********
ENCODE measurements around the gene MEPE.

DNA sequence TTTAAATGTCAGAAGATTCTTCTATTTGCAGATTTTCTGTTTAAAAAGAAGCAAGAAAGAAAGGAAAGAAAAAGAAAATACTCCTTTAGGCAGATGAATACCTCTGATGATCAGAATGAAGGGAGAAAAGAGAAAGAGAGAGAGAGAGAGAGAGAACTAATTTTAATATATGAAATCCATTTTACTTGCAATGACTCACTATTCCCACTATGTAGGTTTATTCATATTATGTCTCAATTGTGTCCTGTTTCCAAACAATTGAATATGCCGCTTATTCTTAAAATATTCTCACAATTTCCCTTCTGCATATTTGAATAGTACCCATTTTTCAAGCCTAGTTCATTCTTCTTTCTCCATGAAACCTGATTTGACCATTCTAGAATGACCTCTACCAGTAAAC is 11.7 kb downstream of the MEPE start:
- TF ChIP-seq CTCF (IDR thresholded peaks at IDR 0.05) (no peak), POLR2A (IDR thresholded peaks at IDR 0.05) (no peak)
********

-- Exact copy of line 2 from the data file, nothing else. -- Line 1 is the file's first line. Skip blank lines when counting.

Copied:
DNA sequence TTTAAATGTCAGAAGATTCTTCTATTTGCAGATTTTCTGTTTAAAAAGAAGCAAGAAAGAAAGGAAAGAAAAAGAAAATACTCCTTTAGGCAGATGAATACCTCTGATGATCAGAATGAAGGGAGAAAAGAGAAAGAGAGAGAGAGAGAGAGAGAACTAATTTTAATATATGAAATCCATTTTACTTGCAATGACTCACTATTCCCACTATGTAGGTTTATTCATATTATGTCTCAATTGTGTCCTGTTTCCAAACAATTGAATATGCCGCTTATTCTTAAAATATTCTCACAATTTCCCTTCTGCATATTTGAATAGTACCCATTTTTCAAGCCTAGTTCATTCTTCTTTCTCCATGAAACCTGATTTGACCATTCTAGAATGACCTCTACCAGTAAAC is 11.7 kb downstream of the MEPE start: